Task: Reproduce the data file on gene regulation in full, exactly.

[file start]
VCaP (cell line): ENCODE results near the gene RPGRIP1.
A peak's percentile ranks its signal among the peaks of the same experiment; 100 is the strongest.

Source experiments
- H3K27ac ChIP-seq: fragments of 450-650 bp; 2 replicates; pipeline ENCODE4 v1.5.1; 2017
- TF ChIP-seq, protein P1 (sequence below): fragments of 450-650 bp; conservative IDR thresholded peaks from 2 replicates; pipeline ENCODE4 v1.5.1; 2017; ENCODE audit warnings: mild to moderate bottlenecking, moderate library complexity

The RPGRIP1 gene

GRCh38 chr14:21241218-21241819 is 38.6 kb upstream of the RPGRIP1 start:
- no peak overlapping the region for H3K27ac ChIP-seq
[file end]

VCaP (cell line): ENCODE results near the gene RPGRIP1.
A peak's percentile ranks its signal among the peaks of the same experiment; 100 is the strongest.

Source experiments
- H3K27ac ChIP-seq: fragments of 450-650 bp; 2 replicates; pipeline ENCODE4 v1.5.1; 2017
- TF ChIP-seq, protein P1 (sequence below): fragments of 450-650 bp; conservative IDR thresholded peaks from 2 replicates; pipeline ENCODE4 v1.5.1; 2017; ENCODE audit warnings: mild to moderate bottlenecking, moderate library complexity

The RPGRIP1 gene

GRCh38 chr14:21241218-21241819 is 38.6 kb upstream of the RPGRIP1 start:
- no peak overlapping the region for H3K27ac ChIP-seq